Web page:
Google and Microsoft are long-standing rivals. Microsoft, of course, has played the role of the old, stodgy tech stalwart, while Google has played the role of the innovative, quirky upstart.
But Google and Microsoft may soon have a lot more common. That's because the Federal Trade Commission, spurred on in part by complaints from Google's own advertisers, is reportedly opening a wide antitrust probe that will determine if the search giant is abusing its search dominance in an illegal manner.
Vertical search is already a big focus in the search
market, and Google has its sights set on the skies. And we're not talking about the infamous Google party plane.
Yesterday, Google announced that it is buying flight information
software company ITA Software for $700m in cash. ITA Software's technology is widely used by airlines and online travel
destinations, and "effortlessly searches – at a billion combinations
per query – fares, schedules, and availability." That's why Google was
willing to pay big bucks for ITA's technology, which it hopes will
enable it to help passengers, airlines and online travel agencies find
flights and fares more efficiently.
Apple's rise to the top of the tech world has been marked just as much
by controversy as it has by success in the mobile market. The company's
desire for control has made it a target for critics, and potentially
Apple attracted the spotlight when it implemented new rules that essentially killed Adobe's iPhone/iPad ambitions by making it clear that apps developed using Adobe's Packager for iPhone tool contained in the newest version Flash Professional would not make it into the App Store. And its dislike for Flash was made abundantly clear when the iPad was unveiled, sans Flash support.
Given all of drama over the recent tiff between Apple and Adobe, the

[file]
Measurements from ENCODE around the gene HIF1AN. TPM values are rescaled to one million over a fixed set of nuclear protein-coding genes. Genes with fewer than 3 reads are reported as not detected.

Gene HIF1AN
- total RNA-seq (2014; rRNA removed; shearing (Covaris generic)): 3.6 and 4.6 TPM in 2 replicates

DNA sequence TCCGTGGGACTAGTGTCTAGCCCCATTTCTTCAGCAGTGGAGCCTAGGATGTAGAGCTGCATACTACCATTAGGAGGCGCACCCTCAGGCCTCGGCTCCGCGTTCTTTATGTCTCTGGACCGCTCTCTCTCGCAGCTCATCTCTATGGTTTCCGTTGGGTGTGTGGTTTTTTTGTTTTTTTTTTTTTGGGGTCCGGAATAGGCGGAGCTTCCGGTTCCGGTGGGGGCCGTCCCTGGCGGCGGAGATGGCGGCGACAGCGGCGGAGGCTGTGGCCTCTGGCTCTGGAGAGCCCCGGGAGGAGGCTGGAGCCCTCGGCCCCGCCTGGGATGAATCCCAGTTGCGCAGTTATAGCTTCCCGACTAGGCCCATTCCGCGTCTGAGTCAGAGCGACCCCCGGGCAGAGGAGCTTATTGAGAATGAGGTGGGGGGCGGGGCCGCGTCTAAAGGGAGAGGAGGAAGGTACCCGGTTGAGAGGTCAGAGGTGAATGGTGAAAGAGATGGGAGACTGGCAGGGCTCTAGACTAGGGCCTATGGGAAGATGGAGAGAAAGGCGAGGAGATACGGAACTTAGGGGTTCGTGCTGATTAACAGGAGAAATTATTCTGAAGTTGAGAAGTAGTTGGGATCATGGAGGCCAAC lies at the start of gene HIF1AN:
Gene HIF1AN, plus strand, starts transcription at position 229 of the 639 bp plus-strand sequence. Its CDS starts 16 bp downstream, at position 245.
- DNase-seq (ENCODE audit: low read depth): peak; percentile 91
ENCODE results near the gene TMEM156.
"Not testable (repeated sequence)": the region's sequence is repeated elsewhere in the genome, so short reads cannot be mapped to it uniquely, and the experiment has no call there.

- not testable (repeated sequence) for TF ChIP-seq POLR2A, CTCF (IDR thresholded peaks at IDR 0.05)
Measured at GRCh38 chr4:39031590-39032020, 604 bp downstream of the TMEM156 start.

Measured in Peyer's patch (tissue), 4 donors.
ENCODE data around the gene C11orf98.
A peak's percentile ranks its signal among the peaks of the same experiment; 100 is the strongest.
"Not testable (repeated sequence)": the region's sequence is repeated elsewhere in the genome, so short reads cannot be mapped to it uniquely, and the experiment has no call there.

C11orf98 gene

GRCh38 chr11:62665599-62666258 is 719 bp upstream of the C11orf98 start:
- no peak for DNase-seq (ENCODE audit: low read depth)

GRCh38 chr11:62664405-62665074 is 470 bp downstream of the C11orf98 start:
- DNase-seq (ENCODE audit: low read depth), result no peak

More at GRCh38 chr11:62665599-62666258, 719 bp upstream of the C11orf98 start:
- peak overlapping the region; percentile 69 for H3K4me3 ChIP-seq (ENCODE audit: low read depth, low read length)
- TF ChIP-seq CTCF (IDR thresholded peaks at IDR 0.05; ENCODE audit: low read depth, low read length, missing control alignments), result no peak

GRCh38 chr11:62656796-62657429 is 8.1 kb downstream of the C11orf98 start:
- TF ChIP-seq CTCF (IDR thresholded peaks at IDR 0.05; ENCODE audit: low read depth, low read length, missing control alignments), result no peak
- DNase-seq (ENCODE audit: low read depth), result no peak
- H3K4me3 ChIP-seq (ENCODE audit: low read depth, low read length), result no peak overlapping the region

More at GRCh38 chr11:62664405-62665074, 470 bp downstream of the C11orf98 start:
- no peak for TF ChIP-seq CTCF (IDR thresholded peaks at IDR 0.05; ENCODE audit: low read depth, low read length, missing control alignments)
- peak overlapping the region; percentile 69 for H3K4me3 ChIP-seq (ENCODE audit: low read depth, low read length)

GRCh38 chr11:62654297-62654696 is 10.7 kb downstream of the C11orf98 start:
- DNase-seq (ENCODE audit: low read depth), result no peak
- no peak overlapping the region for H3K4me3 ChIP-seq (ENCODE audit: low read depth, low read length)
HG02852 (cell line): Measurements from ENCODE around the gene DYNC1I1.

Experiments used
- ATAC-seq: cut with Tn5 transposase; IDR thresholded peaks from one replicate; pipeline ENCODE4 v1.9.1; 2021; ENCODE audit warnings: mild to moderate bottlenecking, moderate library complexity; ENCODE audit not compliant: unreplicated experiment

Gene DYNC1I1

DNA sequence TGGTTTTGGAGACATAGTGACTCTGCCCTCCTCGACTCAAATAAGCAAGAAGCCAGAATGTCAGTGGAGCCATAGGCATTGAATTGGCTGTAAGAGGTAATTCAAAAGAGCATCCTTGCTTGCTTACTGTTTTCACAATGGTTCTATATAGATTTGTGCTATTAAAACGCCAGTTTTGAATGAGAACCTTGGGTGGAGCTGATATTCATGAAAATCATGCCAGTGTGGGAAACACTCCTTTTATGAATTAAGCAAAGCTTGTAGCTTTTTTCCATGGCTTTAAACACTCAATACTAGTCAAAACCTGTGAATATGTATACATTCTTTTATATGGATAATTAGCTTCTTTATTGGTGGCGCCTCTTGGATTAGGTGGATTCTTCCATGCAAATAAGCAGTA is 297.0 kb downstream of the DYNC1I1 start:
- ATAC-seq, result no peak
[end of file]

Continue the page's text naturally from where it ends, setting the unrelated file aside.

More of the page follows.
news that regulators in the United States are looking closely at Apple
shouldn't come as a surprise. Apple's behavior, legal or not, was bound
to attract the attention of antitrust regulators sooner or later.
While many Apple critics will welcome the news, I think Apple
supporters and detractors alike have good reason to send the same
message to the regulators: thanks, but no thanks.
Some of the world's smartest technology companies may be a little bit too smart for their own good. Fueled by corporate leaders with big egos and a desire to develop and control new markets, companies like Apple, Google and Microsoft are increasingly treating their operations like a game of chess.
But is this really such a good thing? There's a strong argument to be made that companies engaging in the type of calculated strategy required to win a game of chess actually risk doing very foolish things.
If you're a big tech company, chances are the EU isn't your friend. Why? Just ask Intel or Microsoft. Targeted by the EU for antitrust violations, combined both companies have been forced to pay billions of dollars in fines. Other companies, like Oracle and Qualcomm, have faced EU antitrust scrutiny as well, but who eventually managed to escape with only a few minor bruises.
So it's probably no surprise that the EU is now eyeing another tech giant: Google.
In late August, we reported on a lawsuit filed against Google by LendingTree alleging that Google was planning to offer an online lead gen service related to mortgages using technology offered by a LendingTree vendor that was contractually forbidden from working with LendingTree's competitors.
While the status of that lawsuit is unknown, it is now official: Google has entered the lead gen business.